FIG. 4 shows an equivalent circuit for this example. Dummy MIS transistors 11 are connected in parallel with the N-channel MIS transistors 10 forming the memory cells of array 1. Since the gate electrodes of dummy MIS transistors 11 are grounded via their respective word lines DL, dummy MIS transistors 11 are maintained in a cutoff state.

EXAMPLE 3

Reference is now made to FIG. 5 wherein there is shown the layout of a semiconductor device having a further memory cell matrix array according to this invention. In this example, 9 rows of dummy MIS transistors 11 are disposed parallel to the word lines WL of memory cell matrix array 1 and spaced from each other in the direction of bit lines BL of memory cell matrix array 1. Also, two columns of dummy MIS transistors 11 which are spaced from each other in the direction of word lines WL of memory cell matrix array 1 are disposed parallel to the bit lines BL. Word lines WL of cell matrix array 1 pass through the two columns of dummy MIS transistors to a row decoder. The drain of each dummy MIS transistor 11 has no electrode. Dummy MIS transistors 11 are not connected with bit lines BL.

In the present example, the 9 rows of dummy MIS transistors 11 are disposed in the marginal portion of the semiconductor device where the high packing density of the patterned essential memory cells decreases significantly. This assures the highest performance of the N-channel MIS transistors 10 inside the memory cell matrix array 1. On the other hand, only two columns of dummy MIS transistors 11 are disposed in the direction of the row decoder in which the high density of the elements does not vary significantly. In this manner, the performance of N-channel MIS transistors 10 is assured while retaining as much as possible the packing density of the semi-conductor device.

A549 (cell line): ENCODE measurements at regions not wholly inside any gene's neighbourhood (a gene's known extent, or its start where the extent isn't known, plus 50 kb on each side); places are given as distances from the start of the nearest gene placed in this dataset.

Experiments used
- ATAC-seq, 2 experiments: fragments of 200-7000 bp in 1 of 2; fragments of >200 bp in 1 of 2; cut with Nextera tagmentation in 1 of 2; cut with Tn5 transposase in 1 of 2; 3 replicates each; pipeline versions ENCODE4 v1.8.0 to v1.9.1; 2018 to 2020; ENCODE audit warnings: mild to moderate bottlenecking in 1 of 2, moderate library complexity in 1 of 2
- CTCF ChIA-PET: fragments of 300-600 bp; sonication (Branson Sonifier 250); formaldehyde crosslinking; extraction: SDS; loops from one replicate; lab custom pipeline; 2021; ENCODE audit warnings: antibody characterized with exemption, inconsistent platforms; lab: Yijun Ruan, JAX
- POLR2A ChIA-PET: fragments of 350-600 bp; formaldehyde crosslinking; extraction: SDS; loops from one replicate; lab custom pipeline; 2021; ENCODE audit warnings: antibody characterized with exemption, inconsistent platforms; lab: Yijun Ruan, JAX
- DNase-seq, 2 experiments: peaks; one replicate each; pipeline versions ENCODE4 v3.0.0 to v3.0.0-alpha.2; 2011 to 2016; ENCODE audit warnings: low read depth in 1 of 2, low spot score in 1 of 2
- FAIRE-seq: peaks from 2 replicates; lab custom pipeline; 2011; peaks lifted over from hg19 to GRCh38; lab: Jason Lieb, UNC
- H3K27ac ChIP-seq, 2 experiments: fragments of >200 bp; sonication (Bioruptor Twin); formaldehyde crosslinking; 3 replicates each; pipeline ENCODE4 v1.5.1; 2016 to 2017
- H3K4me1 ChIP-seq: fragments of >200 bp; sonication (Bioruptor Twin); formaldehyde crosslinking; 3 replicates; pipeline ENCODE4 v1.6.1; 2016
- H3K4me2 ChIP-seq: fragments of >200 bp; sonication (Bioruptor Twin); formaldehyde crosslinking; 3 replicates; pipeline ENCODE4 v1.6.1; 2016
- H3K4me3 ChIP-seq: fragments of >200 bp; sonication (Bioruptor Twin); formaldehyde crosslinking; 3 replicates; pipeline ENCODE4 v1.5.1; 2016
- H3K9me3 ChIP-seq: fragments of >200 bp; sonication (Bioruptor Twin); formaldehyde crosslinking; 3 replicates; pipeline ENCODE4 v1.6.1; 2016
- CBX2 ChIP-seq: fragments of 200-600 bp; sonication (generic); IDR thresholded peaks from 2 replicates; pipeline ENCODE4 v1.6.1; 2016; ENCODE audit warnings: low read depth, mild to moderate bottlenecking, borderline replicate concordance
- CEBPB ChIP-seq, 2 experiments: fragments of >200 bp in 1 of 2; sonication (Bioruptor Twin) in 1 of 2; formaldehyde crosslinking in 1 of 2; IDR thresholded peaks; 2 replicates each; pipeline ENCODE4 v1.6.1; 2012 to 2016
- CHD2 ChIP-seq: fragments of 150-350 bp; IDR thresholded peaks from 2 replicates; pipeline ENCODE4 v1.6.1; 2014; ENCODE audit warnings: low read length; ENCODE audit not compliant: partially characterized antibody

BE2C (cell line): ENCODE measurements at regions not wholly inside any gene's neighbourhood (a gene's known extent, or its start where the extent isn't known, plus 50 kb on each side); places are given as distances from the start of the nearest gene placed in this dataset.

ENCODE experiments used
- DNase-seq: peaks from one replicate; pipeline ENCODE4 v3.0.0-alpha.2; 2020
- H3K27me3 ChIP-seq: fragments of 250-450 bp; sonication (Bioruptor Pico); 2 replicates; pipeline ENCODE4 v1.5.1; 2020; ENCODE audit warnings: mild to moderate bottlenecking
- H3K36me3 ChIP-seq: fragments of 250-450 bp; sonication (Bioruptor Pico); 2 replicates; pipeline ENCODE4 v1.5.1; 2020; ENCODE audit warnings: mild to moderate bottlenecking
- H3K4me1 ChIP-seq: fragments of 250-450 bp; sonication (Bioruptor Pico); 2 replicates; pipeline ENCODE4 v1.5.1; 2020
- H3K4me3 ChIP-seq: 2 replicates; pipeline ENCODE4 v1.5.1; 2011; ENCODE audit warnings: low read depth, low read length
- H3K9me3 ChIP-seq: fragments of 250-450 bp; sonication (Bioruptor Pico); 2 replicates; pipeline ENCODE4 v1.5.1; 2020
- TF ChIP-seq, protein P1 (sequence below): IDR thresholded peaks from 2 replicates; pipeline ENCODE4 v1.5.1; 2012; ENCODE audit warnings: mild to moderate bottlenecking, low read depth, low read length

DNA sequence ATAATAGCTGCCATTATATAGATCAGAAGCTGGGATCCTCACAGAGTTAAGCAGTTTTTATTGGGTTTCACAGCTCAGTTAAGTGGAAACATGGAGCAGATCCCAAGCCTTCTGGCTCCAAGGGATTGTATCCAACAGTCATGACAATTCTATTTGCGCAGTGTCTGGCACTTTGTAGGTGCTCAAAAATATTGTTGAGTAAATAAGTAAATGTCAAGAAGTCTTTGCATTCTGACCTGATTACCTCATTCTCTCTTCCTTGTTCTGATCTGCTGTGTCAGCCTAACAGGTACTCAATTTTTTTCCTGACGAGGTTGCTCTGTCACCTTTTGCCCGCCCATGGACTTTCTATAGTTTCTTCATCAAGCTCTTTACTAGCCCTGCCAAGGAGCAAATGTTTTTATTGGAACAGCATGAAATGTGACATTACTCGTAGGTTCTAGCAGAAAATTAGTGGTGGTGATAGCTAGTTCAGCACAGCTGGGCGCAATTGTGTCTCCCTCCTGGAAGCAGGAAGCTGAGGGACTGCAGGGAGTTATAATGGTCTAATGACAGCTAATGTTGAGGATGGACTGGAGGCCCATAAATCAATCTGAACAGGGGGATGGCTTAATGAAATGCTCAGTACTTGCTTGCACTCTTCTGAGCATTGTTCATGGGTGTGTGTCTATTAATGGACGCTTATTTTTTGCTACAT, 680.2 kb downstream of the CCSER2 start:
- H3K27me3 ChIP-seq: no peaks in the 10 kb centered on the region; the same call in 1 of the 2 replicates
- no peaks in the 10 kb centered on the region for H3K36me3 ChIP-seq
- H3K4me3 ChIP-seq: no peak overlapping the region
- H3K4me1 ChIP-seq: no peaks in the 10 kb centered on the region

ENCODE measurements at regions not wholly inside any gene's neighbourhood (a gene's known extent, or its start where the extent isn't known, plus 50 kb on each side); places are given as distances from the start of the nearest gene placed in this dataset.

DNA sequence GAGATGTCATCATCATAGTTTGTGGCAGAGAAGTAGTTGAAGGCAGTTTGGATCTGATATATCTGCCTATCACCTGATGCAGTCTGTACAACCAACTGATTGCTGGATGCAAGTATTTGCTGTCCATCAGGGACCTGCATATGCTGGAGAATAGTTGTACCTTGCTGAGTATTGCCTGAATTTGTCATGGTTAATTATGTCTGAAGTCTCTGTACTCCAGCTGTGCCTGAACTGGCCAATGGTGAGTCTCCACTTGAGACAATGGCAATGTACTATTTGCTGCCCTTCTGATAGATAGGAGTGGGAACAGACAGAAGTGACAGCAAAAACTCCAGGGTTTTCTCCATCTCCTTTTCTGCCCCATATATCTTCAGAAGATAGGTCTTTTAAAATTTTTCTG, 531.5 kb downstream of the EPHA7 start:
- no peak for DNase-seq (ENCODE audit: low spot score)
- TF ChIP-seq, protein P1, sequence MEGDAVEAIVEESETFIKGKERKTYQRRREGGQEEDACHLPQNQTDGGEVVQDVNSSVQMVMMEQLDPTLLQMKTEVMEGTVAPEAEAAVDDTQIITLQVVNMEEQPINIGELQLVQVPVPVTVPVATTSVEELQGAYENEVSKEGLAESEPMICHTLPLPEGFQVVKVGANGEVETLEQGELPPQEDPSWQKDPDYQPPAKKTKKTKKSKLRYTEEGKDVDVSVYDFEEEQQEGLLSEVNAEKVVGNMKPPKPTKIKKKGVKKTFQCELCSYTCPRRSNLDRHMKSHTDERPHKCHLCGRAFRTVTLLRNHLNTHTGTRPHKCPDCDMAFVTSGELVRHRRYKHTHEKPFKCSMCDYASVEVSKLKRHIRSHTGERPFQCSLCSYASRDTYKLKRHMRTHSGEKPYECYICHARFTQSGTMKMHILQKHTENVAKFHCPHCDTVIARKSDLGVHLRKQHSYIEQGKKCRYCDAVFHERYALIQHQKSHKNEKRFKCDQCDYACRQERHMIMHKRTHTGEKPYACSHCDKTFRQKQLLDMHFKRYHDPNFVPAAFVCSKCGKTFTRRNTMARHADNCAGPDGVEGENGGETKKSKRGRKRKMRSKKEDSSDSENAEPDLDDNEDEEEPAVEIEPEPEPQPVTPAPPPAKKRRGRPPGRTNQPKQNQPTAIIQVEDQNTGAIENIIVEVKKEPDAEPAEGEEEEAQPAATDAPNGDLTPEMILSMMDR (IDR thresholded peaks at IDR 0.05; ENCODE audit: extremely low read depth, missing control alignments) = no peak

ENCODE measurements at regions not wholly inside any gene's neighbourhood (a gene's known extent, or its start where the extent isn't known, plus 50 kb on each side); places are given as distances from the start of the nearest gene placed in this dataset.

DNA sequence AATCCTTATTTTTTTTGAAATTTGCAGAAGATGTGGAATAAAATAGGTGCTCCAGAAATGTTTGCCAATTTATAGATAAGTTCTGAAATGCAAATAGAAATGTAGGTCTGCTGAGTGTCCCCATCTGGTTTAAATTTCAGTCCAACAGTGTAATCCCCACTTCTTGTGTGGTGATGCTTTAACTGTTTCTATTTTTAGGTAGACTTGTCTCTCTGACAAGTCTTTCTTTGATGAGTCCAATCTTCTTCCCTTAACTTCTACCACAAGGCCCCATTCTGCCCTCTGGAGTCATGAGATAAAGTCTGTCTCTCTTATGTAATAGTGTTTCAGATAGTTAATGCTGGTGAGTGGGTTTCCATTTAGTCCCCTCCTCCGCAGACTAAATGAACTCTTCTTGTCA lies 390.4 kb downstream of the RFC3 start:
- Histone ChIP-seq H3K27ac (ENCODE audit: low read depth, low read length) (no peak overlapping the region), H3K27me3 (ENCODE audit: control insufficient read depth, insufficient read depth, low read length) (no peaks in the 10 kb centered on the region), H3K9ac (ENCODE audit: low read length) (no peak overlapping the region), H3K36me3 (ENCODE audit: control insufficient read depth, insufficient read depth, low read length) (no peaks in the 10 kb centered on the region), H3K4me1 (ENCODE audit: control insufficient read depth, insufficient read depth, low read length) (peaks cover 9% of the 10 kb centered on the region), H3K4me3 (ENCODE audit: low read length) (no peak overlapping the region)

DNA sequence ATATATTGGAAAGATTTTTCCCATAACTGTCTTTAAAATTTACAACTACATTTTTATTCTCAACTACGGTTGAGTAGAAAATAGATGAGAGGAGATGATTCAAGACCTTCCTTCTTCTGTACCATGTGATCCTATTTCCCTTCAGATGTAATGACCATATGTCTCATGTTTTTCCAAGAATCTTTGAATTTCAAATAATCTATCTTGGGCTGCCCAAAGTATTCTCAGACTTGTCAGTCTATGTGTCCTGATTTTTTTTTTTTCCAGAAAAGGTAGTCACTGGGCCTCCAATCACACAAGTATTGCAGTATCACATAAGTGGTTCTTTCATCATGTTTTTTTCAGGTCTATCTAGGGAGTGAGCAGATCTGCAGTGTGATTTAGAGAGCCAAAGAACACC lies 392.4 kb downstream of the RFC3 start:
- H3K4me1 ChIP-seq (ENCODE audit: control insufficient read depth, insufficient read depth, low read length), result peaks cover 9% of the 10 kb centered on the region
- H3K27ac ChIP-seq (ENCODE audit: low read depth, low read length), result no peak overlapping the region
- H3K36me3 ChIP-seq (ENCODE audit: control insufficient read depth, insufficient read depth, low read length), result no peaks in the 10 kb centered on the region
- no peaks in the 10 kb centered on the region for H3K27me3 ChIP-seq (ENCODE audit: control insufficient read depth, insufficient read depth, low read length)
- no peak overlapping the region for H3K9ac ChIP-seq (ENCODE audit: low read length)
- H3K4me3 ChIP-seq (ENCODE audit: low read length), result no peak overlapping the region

FIG. 6 shows the equivalent circuit of memory cell matrix array 1 and dummy region 5 for FIG. 5. The gate electrodes of the 9 rows of dummy MIS transistors 11 formed parallel to word lines WL are grounded via word lines DL in dummy region 5. These dummy MIS transistors 11 are maintained in a cutoff state. On the other hand, the two columns of dummy MIS transistors 11 disposed parallel to bit lines BL are connected with word lines WL of the rows, in the same manner as N-channel MIS transistors 10 within memory cell matrix array 1. When any one row is read, the dummy MIS transistor adjacent to that row is biased off in the same manner as the N-channel MIS transistors inside memory cell matrix array 1 so that reading of information from the memory cells is not affected.